New-ish computer

I’m not sure, but I think this is my fourth custom build. In the background, you can see a bit of my old, massive ATX case, and big Cooler Master Hyper 212 CPU cooler. I’m working on my ridiculously overpriced (because it was new and out of production) mini-ITX LGA 1150 Z board. My i5-4670K does everything I want at the moment, so no point in paying $$$ for even more overpriced (because of cryptomining) parts.

But now my computer is in the much smaller Silverstone SG13 case! The idea is that I’ll only need to bubble-wrap this and take it with me in a suitcase. In contrast, I had to disassemble my entire ATX in order to bring it from California to South Korea, and then I also had to buy a new case in South Korea.

Cat teeth scaling

Captain – my second cat – has been having awfully smelly breath for a while now. When I first adopted him from the shelter, he was already full-grown, had lived in several places, and already had a teeth plaque problem. The vet said a scaling wasn’t necessary just yet. Anyway, this week I decided that alright, let’s get this stinky breath FIXED. A different vet at the same clinic agreed that yes, it was time for a scaling, and also some periodontal disease meds.

I showed up at my reservation time of 11:30 am, and Captain went off for his blood draw. I stayed at the clinic for about 15 minutes, waiting for the bloodwork to be done. Everything was a go, except for the creatinine levels, which was at 1.9, when the recommended range was 0.8-1.8. Not too high, so it’s fine. But I’m going to have to figure out how to get him to drink more water. I’ve already been mixing in lots of water in his wet food? Ugh, I don’t know. So I signed the authorization papers for anesthesia and scaling (this was surprisingly in English, perfect English!), and was told to come pick him up anytime after 5 pm.

The process is much cheaper than in the US. It cost me 77,000 won for the actual scaling. And 55,000 won for the bloodwork.

Earlier that day, I had just gotten a vaccination for myself. 170,000 won! A bit of a pricey day for both the human and one of her animals.

Done with KIIP

1.5 years later, I’ve completed the program! For some reason, I kept thinking that I had started the program in 2015, but I actually started in April 2016, and have now completed it in December 2017. I guess it just felt so long; I was convinced that surely it must have been over 2 years now. It really is quite the ordeal, spending 8 hours in class on a Sunday or Saturday … and back in Level 2, on some weekends, I did 8 hours each on Saturday AND Sunday! I’m so happy to have my 2-day weekends back.

I have two certificates: KIIP (Korea Immigration and Integration Program), and KIPRAT (Korea Immigration Permanent Residency Ability??Acceptance??Aptitude??idk Test). They were both issued automatically through the website, after I passed my Level 5 (50 hours) exam. The dates on the certificates are different, because the dates will be whatever date I clicked on it print from the Socinet website.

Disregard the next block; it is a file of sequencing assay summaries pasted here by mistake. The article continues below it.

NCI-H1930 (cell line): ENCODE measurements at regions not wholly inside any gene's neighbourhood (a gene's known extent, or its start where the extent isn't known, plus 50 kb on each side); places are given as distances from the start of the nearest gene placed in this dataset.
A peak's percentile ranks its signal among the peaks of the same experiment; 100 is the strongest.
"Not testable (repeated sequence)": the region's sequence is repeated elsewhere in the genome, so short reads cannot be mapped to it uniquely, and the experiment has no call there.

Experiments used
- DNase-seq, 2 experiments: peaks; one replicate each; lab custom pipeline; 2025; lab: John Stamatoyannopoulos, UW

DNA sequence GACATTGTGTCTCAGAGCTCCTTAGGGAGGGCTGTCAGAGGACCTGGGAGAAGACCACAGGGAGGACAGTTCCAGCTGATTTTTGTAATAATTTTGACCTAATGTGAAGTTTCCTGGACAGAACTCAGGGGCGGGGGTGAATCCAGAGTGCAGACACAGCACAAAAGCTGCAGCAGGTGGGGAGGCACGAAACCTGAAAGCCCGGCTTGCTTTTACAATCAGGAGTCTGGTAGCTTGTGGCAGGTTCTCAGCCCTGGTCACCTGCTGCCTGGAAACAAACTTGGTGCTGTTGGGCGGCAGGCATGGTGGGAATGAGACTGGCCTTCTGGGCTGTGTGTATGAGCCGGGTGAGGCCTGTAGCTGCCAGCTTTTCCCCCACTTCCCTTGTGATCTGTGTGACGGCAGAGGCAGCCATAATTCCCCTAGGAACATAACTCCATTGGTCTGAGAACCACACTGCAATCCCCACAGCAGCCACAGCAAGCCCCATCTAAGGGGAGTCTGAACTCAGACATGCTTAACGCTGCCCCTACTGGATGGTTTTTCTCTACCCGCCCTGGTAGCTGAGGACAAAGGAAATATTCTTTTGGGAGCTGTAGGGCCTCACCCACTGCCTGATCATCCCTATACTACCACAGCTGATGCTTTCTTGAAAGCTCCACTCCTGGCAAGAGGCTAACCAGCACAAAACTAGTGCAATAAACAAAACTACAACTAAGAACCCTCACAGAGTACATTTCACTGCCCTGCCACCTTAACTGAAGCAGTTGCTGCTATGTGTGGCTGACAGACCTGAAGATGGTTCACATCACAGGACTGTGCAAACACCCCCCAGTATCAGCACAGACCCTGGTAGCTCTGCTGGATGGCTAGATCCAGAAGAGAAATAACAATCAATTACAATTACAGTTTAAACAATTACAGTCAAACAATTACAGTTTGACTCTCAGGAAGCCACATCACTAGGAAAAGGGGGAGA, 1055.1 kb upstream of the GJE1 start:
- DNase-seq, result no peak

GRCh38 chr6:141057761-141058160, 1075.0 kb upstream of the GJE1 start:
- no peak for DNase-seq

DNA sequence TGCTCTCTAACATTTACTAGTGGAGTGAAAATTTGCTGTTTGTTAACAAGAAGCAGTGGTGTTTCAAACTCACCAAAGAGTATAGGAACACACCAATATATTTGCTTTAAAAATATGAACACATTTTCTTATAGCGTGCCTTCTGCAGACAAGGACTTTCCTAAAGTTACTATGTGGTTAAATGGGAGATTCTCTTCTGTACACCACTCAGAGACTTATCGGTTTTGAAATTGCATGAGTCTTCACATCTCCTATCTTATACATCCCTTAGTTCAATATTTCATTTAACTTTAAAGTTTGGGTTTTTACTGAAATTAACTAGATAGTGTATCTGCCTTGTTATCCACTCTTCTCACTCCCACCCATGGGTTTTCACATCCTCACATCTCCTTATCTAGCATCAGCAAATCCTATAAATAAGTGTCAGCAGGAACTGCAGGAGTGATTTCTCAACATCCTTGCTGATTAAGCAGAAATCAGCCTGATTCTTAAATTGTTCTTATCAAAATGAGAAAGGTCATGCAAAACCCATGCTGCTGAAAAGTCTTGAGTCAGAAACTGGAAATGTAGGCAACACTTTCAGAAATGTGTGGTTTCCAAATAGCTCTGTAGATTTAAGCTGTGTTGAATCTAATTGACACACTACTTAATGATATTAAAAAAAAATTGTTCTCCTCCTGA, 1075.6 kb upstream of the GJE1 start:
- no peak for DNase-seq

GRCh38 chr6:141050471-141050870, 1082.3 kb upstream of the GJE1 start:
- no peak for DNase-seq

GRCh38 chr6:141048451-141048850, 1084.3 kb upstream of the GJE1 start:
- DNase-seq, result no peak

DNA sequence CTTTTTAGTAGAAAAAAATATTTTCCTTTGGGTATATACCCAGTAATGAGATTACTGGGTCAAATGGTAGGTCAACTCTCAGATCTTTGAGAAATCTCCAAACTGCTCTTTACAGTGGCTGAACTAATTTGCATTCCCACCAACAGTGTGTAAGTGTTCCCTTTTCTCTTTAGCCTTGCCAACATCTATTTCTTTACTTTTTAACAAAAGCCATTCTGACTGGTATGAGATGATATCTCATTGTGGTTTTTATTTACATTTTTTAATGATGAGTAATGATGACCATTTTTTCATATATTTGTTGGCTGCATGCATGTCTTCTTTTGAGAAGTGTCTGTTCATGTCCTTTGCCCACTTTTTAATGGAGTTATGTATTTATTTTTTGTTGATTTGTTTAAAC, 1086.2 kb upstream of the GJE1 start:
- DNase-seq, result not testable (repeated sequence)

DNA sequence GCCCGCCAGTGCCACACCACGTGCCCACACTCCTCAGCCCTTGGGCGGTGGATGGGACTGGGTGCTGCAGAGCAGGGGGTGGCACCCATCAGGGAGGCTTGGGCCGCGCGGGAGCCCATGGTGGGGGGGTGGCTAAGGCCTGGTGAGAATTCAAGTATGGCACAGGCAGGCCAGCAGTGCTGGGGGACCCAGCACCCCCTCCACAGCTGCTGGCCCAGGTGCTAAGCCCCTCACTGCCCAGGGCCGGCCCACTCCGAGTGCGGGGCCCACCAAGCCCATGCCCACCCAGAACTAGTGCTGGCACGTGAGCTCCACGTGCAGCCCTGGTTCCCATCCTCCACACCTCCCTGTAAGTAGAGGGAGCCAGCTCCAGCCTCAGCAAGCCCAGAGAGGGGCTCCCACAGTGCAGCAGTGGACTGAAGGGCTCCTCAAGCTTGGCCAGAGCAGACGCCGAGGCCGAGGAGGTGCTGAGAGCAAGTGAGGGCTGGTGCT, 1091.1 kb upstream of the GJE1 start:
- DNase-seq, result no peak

Feels great!

It is a massive time commitment, but it is worth it. I did it because it was the only language class I could take in my area. Almost everything I know in Korean, is from being taught it directly in KIIP classes, or from picking it up through casual conversations with the teachers or classmates. I’m far from fluent, and I make plenty of mistakes … but I get by just fine.

Here’s how my schedule was, from Level 2 to Level 5:


Placement test: 2016.04.30

Level 2


Level 3


Level 4


Intermediate exam:  2017.08.19


Level 5


Final exam: 2017.12.16


Again: massive time commitment. Not everyone is up to it. But worth it.

KIIP Level 5 exam

I had to take the Level 5 exam twice, unfortunately. The first time, I received 59 points, which was just short of the 60 point passing score. Fuck, right? I was only slightly upset because it was kind of hilarious.

The writing questions on both tries of Level 5 were very similar. The first time I tried, I had to write a 200-character length or so essay, introducing a hometown food item to Koreans, and explain how it’s made, how it tastes, etc. The second was similar: introduce a well-known hometown location to Koreans and explain why you’re fond of that location. Easy. I couldn’t think of locations in my podunk hometown that would interest the examiner. Gotta milk those points, you know? So, I pretended to be more exciting than I actually was. I pretended I was a New Yorker introducing thin crust pizza (sorry), and for the second exam, I wrote about Hollywood and all the MOVIES! STARS! RANDOM SIGHTINGS OF CELEBRITIES!! (insert jaded eyeroll here)